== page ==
|PHOENIX BONSAI SOCIETY :
BACK-TO-BASICS WORKSHOP NOTES
| Bonsai are living miniature representations, in containers and growing outdoors of full-grown mature trees that have been shaped by the elements over the course of many years.
A few years ago our late teacher Leroy Fujii suggested that we do a series of workshops covering the basics of the art as practiced here in Phoenix. These lectures and demonstrations would be of use to both novices and longer-termed members, whose excellent display trees occasionally showed apparent ignorance of a basic or two.
These notes, originally from the ’96-’97 season and very slightly amended since then are provided for the benefit of new members to our club — and now to all who are interested in what we do. We are aware of the absence of care instructions specific to our location, with its particularly challenging climate. These notes and the continually expanded material in our club yearbooks which will also be added to this site can serve as a guide. Will some type of general purpose book for desert bonsai ever be published in hardcopy? Perhaps. In the mean time we offer this material. Member and nonmember input about any and all of these notes is always appreciated.
Although some workshops touched upon more than one subject, the material herein has been grouped primarily according to a single general topic. Please use these notes in conjunction with other material on this web site, one or more of the following references, and seek assistance from other club members at meetings, shows and workshops.
|1. Bonsai Techniques, I & II by John Yoshio Naka, (Santa Monica: Bonsai Institute of California; 1973+ and 1982, respectively)2. The Bonsai Workshop by Herb L. Gustafson (NY: Sterling Publishing Co., Inc.; 1994)
3. Sunset Bonsai by the editors of Sunset Magazine (Menlo Park, CA: Lane Publishing Co.; 1994, third edition) [A fourth revised edition by Susan Lang was published in 2003.]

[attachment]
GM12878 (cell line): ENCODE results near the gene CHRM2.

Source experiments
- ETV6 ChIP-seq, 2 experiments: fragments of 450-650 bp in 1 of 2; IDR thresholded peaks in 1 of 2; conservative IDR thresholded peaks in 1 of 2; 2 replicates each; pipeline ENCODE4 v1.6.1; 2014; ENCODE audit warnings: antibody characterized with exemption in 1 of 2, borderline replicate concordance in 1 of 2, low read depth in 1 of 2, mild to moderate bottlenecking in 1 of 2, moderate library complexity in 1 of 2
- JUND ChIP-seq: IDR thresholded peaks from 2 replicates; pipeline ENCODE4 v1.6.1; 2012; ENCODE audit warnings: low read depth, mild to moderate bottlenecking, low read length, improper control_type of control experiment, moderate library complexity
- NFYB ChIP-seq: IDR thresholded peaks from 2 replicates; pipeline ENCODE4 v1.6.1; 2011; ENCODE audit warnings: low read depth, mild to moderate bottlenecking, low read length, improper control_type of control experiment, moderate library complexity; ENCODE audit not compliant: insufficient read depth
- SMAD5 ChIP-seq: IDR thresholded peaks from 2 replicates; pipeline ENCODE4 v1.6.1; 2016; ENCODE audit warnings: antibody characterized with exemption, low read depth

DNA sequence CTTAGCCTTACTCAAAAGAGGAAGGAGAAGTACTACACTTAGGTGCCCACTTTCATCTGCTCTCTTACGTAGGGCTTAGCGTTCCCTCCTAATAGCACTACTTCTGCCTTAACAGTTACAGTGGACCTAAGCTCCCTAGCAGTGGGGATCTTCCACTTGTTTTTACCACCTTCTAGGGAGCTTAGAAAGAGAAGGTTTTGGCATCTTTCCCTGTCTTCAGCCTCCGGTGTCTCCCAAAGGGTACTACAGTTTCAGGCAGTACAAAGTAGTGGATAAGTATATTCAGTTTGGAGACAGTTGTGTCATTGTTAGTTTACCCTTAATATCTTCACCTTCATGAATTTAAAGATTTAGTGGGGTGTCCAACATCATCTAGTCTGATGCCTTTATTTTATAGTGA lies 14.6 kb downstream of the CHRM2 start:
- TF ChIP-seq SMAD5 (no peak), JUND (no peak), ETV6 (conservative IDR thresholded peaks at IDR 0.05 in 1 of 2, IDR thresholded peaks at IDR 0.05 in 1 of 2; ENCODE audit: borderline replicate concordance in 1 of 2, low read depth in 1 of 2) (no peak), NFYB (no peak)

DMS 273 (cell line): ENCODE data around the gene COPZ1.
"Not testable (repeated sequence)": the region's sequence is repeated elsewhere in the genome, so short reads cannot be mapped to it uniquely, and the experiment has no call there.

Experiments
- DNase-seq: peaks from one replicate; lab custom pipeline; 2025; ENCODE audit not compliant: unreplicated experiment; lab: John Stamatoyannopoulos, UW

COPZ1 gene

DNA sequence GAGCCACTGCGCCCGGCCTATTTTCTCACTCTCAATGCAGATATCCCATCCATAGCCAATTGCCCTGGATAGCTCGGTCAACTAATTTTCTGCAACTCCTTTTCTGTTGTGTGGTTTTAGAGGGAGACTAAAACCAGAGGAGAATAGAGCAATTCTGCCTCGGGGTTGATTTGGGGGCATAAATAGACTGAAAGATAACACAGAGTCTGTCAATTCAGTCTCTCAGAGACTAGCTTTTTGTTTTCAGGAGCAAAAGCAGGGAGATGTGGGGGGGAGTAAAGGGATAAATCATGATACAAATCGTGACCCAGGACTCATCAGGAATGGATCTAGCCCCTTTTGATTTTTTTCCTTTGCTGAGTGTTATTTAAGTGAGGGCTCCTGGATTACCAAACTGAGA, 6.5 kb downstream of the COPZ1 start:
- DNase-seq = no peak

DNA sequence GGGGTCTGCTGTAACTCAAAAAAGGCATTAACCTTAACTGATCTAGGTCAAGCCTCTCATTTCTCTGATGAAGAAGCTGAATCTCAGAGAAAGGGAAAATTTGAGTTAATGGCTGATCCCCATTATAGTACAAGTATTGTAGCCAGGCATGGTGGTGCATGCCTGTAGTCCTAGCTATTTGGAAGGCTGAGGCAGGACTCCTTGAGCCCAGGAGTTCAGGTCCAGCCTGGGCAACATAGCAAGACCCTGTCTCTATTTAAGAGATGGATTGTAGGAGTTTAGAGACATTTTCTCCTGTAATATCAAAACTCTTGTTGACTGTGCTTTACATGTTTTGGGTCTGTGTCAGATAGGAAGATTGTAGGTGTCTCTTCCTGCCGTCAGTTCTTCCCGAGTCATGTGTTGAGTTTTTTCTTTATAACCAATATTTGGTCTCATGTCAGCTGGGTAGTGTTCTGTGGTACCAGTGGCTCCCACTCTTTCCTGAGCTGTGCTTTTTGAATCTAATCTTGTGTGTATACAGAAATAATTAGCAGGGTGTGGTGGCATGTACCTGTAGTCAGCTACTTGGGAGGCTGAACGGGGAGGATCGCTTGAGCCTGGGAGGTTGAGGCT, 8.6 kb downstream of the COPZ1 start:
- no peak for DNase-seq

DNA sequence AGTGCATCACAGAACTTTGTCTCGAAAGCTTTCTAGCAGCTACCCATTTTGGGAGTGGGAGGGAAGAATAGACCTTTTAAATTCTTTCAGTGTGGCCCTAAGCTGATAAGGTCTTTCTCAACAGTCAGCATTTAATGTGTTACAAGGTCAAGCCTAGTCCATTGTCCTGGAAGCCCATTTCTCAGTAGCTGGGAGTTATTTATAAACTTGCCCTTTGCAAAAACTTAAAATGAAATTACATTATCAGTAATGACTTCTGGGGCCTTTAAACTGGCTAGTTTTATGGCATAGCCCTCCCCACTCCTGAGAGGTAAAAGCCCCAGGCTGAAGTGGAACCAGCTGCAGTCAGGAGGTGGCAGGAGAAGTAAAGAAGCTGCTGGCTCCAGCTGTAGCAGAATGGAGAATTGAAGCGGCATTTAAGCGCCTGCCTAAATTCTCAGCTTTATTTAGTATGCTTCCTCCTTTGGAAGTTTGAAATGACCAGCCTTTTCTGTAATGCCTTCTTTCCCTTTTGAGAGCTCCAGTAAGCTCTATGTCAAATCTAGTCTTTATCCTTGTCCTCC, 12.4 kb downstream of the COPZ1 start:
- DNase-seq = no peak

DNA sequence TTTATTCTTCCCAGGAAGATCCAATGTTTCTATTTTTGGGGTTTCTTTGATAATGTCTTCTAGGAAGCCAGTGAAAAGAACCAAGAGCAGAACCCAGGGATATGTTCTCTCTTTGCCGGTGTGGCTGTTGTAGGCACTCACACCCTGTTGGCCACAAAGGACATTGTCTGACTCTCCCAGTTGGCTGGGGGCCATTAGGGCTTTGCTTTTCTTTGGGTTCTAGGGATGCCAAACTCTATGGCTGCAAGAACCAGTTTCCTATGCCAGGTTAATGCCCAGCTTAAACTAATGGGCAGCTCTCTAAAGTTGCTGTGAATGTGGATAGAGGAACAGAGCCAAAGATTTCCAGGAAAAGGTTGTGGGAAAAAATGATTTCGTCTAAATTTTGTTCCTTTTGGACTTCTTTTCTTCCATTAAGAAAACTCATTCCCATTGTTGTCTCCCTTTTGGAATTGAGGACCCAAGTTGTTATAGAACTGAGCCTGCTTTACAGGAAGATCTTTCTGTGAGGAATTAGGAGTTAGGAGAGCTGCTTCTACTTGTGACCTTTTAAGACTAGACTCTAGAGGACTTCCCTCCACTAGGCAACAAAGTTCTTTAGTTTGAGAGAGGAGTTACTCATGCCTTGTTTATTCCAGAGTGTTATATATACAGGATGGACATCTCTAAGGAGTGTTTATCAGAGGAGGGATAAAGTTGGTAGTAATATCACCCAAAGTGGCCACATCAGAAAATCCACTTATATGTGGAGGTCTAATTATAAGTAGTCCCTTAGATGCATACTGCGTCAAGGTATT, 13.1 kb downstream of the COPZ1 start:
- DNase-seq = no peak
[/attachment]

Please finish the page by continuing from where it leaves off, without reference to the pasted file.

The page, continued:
4. The Living Art of Bonsai by Prof. Amy Liang (NY: Sterling Publishing Co., Inc.: 1992)
5. The Bonsai Book by Dan Barton (London: Ebury Press; 1989)
6. Basic Bonsai Design by David DeGroot (American Bonsai Society; 1995)
7. Bonsai; Its Art, Science, History and Philosophy by Deborah Koreshoff (Brisbane, Australia: Boolarong Publications; 1984)
8. Chinese Penjing, Miniature Trees and Landscape by Yunhua Hu (Portland: Timber Press; 1987)
9. The Complete Book of Bonsai by Harry Tomlinson (NY: Abbeville Press, Inc.; 1990
10. The Creative Art of Bonsai by Isabelle and Rémy Samson (London: Ward Lock Ltd.; 1986)
(Presented by Bill Newton, 9/17/96)
| Look for material which is not appropriate for front yard landscaping, what others consider garbage: too large of a trunk, overgrown in the pot, growing in the wrong direction, neglected. This is just as important whether the plant is from nursery stock, pre-trained material, landscape dug, or propagated from cuttings. Healthy plants should have:
Note the micro-climate of the tree, if you can remember: was the plant in full-sun or shade, which direction was it facing (east/north is cooler than west/south)
Roots should be:
Branches should be:
Determine the probable front of the tree:
What style does the tree naturally suggest?